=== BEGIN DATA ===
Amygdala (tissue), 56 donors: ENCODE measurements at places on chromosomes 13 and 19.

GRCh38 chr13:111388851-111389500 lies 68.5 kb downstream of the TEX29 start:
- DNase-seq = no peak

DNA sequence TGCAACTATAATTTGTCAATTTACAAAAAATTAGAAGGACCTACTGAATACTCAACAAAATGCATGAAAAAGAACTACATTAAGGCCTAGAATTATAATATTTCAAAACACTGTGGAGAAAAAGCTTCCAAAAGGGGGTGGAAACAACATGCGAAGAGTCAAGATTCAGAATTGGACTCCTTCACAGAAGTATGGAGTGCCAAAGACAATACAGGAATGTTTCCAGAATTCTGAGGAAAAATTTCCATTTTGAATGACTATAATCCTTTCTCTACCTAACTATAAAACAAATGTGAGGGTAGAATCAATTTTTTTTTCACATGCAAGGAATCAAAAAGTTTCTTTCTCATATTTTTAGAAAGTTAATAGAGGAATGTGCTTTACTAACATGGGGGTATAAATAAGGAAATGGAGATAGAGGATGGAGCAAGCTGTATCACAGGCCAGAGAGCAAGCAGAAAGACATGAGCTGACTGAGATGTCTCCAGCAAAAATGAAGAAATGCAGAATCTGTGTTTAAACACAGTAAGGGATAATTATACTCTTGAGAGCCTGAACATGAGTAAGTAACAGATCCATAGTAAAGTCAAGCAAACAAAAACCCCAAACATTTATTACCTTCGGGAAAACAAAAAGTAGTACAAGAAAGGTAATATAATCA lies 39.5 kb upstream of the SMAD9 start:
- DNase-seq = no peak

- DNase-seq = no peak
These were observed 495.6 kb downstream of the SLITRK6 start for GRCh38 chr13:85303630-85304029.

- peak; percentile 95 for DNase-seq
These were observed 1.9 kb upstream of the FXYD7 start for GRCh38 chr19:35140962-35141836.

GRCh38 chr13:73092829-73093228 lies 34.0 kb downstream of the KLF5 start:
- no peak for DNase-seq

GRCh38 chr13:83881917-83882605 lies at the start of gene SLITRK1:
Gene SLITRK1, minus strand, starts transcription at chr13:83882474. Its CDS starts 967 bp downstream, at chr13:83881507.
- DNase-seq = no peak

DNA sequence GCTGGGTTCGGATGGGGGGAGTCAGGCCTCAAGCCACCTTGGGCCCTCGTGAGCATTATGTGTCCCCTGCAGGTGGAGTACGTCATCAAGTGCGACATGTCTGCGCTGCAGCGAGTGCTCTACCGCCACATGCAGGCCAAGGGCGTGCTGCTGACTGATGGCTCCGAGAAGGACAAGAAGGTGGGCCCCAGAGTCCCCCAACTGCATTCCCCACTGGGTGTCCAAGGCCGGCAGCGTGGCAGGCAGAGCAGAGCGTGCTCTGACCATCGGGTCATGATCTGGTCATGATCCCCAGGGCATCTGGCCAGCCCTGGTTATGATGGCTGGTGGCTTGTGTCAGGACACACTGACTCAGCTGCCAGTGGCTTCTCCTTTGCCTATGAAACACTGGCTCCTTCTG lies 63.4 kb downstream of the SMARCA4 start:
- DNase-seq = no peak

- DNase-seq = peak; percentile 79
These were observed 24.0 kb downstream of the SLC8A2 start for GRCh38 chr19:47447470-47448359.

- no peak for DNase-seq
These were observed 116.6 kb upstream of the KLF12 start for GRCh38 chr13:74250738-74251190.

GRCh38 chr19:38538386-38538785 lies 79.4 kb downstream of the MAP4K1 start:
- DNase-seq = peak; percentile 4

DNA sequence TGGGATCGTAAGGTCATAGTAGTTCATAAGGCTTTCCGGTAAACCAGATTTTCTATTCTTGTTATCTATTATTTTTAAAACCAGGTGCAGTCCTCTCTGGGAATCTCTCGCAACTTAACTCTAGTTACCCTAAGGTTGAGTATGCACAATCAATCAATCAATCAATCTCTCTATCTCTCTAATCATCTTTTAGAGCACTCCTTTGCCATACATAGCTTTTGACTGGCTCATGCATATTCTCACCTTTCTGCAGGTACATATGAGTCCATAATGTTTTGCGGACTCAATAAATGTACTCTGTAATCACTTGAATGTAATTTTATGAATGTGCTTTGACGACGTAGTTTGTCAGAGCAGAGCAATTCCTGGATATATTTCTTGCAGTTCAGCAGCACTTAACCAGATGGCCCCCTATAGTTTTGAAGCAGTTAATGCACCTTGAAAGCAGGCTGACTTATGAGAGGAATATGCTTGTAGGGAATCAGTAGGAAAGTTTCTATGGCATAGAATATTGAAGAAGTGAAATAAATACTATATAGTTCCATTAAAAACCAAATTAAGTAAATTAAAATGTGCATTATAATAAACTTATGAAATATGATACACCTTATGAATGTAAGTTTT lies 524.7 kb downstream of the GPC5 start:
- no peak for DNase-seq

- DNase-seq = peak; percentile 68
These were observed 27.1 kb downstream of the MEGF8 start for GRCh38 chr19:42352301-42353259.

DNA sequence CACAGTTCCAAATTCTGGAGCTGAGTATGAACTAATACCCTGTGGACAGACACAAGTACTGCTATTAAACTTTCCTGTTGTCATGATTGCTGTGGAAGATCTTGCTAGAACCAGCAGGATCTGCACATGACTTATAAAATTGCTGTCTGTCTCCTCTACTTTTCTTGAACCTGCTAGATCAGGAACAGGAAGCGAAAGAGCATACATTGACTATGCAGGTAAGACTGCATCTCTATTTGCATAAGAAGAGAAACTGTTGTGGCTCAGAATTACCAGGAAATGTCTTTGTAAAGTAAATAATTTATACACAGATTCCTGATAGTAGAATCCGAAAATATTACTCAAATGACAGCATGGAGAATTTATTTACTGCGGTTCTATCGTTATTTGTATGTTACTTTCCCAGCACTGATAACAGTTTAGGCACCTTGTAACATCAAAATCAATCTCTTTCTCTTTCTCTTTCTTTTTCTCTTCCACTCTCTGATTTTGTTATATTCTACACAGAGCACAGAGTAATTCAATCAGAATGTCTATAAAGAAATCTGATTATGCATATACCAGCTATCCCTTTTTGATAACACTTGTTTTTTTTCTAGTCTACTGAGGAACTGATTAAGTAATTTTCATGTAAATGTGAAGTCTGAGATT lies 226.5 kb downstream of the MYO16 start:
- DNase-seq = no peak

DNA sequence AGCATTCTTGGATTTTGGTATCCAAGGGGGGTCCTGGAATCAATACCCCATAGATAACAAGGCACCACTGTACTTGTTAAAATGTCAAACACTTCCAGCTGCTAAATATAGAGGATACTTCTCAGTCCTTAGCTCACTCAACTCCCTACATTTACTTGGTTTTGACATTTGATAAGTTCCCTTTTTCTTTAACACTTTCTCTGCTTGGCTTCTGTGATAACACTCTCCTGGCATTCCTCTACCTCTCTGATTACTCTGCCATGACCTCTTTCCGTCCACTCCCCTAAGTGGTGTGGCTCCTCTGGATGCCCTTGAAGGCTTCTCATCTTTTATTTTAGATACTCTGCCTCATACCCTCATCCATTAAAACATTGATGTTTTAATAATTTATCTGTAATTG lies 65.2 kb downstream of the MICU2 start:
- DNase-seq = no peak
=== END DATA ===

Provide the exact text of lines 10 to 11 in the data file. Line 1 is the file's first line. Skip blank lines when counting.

GRCh38 chr13:73092829-73093228 lies 34.0 kb downstream of the KLF5 start:
- no peak for DNase-seq